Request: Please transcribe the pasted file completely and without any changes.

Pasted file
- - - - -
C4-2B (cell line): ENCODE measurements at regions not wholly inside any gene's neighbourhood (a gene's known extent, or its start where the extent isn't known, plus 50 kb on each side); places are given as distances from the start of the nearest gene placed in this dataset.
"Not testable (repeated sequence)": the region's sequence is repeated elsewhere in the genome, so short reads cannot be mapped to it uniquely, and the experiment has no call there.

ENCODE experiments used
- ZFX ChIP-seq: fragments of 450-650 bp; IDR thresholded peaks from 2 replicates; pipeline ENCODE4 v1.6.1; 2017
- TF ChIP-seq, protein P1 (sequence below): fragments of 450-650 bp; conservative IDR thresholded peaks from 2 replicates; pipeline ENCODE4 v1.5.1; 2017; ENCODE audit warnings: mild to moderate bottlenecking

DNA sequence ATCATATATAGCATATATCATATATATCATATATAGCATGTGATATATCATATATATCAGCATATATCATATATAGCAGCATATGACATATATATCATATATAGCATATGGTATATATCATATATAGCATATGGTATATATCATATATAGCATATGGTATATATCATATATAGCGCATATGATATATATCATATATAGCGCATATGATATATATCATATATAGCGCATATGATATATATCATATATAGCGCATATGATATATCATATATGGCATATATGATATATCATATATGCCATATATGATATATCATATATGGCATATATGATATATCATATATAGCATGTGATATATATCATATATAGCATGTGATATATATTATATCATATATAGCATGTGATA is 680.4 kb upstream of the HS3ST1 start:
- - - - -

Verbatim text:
C4-2B (cell line): ENCODE measurements at regions not wholly inside any gene's neighbourhood (a gene's known extent, or its start where the extent isn't known, plus 50 kb on each side); places are given as distances from the start of the nearest gene placed in this dataset.
"Not testable (repeated sequence)": the region's sequence is repeated elsewhere in the genome, so short reads cannot be mapped to it uniquely, and the experiment has no call there.

ENCODE experiments used
- ZFX ChIP-seq: fragments of 450-650 bp; IDR thresholded peaks from 2 replicates; pipeline ENCODE4 v1.6.1; 2017
- TF ChIP-seq, protein P1 (sequence below): fragments of 450-650 bp; conservative IDR thresholded peaks from 2 replicates; pipeline ENCODE4 v1.5.1; 2017; ENCODE audit warnings: mild to moderate bottlenecking

DNA sequence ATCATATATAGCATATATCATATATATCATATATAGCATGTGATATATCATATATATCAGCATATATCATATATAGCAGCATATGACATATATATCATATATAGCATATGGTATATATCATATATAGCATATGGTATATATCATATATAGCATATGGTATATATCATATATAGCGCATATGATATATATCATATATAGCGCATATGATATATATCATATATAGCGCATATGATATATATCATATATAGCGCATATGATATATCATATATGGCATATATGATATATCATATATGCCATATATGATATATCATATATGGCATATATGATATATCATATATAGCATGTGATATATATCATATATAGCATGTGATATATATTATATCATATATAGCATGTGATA is 680.4 kb upstream of the HS3ST1 start: